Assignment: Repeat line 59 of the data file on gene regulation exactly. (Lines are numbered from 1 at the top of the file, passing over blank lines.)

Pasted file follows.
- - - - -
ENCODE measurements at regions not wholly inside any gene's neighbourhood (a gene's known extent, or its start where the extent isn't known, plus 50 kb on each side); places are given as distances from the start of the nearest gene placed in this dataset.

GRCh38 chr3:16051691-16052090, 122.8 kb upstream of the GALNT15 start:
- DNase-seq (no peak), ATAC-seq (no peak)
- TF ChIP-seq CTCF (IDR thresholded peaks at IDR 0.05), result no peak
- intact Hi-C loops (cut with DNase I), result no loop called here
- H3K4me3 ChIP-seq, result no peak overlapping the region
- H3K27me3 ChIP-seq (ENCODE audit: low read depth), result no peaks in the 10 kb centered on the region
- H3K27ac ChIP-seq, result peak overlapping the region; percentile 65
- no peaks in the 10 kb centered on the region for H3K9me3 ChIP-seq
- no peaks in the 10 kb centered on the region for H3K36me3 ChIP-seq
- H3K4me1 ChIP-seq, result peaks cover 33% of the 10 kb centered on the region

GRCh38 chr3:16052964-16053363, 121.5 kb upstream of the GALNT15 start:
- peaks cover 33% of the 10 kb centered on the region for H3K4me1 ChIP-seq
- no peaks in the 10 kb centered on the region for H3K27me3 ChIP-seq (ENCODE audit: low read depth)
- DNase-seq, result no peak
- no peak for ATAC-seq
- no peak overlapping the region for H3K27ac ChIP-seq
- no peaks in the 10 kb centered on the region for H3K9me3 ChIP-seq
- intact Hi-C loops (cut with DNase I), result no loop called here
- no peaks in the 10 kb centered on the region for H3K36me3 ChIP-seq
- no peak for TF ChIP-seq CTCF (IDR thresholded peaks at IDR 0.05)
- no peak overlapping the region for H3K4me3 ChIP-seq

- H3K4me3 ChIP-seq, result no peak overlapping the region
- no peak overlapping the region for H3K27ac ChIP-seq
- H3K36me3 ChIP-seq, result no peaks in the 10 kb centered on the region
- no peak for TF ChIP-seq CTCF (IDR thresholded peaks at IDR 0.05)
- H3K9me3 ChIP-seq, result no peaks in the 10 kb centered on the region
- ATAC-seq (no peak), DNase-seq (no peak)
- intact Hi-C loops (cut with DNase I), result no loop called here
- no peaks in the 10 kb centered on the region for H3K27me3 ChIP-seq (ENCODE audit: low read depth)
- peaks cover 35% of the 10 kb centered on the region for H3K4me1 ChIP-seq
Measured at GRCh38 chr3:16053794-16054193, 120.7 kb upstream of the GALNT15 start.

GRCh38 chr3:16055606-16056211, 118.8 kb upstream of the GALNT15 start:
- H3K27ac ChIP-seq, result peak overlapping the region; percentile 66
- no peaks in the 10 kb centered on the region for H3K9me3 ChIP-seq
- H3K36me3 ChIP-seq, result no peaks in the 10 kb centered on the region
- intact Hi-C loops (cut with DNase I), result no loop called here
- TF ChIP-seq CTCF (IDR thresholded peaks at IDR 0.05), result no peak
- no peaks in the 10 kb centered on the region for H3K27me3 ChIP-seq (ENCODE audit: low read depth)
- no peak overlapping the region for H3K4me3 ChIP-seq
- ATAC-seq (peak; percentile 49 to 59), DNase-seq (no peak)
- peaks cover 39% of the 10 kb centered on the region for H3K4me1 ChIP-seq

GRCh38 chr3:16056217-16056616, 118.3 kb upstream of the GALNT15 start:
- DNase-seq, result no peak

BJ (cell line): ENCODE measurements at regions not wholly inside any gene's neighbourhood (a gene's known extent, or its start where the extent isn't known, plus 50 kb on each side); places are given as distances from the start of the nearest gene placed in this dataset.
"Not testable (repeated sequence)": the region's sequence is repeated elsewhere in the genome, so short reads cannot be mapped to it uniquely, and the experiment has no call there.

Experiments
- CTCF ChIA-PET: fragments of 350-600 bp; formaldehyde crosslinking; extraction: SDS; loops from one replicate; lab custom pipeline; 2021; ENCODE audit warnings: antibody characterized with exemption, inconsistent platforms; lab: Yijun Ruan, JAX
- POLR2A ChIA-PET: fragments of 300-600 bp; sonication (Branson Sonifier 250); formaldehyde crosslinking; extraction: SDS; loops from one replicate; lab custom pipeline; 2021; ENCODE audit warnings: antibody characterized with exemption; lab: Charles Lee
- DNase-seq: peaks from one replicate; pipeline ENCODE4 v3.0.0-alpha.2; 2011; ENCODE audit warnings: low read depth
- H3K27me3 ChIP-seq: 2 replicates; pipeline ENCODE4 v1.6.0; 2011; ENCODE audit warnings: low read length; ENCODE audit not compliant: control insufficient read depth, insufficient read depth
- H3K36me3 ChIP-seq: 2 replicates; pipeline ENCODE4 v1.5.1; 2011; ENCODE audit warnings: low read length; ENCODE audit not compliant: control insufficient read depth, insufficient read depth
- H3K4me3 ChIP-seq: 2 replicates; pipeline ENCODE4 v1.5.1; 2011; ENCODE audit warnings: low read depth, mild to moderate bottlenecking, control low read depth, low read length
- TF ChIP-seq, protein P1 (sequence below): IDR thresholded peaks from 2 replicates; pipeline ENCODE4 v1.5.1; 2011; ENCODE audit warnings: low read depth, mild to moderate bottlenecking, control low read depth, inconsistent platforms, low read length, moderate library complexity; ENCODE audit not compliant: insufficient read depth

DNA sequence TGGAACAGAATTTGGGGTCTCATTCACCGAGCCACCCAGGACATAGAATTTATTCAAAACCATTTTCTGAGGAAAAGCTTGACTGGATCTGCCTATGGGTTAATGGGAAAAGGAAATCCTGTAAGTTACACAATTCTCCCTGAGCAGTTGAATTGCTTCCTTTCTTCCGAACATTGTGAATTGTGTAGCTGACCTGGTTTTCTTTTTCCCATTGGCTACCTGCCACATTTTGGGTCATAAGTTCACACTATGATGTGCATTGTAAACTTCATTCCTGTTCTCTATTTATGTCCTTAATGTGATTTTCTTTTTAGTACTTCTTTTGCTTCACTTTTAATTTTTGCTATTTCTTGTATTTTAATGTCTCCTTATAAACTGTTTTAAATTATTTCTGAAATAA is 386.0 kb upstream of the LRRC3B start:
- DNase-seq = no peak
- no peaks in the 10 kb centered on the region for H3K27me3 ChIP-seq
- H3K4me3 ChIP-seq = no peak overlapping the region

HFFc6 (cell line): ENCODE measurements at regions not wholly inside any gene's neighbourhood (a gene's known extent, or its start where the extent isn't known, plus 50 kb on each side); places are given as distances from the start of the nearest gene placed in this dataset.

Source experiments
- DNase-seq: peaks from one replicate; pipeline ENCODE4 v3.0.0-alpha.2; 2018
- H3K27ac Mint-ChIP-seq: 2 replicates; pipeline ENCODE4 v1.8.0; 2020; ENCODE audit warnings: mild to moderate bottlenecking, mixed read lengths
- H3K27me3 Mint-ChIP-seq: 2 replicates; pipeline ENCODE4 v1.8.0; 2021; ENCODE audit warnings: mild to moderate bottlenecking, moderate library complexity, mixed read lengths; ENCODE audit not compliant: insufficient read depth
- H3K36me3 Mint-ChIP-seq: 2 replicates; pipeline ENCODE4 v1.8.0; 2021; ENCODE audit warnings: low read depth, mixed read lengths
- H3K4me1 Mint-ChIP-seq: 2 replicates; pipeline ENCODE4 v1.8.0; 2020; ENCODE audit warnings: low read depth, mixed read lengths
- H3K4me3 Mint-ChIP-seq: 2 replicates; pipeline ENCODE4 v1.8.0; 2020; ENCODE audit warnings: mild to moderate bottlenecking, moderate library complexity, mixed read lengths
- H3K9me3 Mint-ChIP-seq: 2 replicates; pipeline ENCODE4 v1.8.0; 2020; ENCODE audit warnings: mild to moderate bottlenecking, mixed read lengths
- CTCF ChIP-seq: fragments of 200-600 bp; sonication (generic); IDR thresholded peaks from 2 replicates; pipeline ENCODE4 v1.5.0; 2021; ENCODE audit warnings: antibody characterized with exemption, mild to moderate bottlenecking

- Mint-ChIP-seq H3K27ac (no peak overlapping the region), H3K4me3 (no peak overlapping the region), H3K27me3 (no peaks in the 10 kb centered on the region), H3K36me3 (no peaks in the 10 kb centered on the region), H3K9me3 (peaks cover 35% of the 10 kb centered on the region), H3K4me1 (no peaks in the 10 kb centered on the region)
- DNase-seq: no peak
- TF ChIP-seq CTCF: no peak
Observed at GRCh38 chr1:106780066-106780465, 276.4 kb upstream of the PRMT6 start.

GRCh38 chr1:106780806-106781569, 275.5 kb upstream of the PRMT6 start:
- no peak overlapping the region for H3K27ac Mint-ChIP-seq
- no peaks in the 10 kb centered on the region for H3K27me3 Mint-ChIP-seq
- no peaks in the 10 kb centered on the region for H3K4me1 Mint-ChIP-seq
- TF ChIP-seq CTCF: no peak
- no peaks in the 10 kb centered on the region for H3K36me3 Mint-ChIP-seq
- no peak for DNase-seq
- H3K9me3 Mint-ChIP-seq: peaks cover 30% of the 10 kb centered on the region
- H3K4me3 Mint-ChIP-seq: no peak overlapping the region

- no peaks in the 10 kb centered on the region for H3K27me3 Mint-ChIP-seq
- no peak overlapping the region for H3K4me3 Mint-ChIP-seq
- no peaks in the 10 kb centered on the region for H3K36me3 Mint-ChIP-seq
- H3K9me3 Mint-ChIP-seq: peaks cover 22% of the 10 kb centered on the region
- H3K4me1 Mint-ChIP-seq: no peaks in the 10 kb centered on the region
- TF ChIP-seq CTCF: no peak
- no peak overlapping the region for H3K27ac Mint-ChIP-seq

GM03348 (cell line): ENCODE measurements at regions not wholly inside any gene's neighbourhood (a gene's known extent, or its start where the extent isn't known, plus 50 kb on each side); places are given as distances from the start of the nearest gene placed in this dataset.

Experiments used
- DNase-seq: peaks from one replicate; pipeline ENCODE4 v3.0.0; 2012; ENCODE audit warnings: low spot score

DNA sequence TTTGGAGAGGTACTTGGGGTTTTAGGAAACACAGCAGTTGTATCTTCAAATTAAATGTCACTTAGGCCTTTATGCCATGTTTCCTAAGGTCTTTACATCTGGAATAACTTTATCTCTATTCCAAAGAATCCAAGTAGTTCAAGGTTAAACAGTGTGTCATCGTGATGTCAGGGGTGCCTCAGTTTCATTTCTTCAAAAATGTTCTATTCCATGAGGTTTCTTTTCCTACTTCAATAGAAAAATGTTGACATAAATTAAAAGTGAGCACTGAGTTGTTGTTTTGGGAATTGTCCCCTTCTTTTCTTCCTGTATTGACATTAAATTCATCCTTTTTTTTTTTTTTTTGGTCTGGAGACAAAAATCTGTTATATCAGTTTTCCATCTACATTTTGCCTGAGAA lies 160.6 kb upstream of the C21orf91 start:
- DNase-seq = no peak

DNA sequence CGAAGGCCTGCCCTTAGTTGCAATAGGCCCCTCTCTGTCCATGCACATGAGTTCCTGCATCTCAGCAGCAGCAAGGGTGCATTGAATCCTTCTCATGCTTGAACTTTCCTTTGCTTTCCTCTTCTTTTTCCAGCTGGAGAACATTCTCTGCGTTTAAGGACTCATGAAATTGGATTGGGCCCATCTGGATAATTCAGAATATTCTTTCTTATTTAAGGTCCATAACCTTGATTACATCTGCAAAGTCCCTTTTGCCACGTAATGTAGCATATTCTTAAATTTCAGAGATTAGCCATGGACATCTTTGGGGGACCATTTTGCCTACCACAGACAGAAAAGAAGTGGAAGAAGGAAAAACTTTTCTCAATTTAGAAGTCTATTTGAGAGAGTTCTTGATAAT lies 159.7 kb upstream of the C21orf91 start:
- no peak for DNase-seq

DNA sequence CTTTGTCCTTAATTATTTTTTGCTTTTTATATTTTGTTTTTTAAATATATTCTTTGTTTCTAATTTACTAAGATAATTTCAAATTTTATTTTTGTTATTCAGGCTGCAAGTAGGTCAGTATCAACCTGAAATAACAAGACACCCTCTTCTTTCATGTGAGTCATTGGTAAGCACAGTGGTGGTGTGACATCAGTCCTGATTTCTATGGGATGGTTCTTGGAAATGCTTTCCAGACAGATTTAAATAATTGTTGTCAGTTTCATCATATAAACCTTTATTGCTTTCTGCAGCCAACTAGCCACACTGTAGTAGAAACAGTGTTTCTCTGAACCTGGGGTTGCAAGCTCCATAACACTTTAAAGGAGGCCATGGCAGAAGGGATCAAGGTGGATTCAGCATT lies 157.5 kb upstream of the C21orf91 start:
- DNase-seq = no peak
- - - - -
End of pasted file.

HFFc6 (cell line): ENCODE measurements at regions not wholly inside any gene's neighbourhood (a gene's known extent, or its start where the extent isn't known, plus 50 kb on each side); places are given as distances from the start of the nearest gene placed in this dataset.